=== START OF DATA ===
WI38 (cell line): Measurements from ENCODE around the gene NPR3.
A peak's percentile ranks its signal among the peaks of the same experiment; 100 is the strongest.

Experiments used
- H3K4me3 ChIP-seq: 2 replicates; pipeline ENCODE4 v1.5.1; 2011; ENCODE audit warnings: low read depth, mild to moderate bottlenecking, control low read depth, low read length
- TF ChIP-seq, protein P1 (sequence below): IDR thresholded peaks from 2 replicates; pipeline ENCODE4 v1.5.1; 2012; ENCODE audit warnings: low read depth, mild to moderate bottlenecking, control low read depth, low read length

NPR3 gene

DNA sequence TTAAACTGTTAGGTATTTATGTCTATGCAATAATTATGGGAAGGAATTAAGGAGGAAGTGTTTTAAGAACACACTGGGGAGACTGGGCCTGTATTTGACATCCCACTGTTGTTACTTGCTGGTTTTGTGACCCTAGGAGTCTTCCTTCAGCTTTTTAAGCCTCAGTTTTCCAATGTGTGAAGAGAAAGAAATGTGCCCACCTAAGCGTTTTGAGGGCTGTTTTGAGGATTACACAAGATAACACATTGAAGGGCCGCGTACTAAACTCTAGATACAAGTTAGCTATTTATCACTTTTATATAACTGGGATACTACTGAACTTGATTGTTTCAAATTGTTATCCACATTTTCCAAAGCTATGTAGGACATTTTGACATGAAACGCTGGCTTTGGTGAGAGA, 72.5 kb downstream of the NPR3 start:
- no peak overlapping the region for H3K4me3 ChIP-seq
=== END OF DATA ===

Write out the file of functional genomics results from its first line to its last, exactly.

WI38 (cell line): Measurements from ENCODE around the gene NPR3.
A peak's percentile ranks its signal among the peaks of the same experiment; 100 is the strongest.

Experiments used
- H3K4me3 ChIP-seq: 2 replicates; pipeline ENCODE4 v1.5.1; 2011; ENCODE audit warnings: low read depth, mild to moderate bottlenecking, control low read depth, low read length
- TF ChIP-seq, protein P1 (sequence below): IDR thresholded peaks from 2 replicates; pipeline ENCODE4 v1.5.1; 2012; ENCODE audit warnings: low read depth, mild to moderate bottlenecking, control low read depth, low read length

NPR3 gene

DNA sequence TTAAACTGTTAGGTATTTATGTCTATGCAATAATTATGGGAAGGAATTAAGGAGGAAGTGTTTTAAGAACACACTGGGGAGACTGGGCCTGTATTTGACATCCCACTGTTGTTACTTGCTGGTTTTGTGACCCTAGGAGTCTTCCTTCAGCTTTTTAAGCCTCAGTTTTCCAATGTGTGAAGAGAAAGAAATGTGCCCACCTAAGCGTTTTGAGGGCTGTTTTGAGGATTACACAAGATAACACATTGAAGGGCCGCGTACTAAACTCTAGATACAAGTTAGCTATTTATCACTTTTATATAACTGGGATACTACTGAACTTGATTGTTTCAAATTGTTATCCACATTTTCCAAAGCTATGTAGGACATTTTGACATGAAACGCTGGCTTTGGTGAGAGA, 72.5 kb downstream of the NPR3 start:
- no peak overlapping the region for H3K4me3 ChIP-seq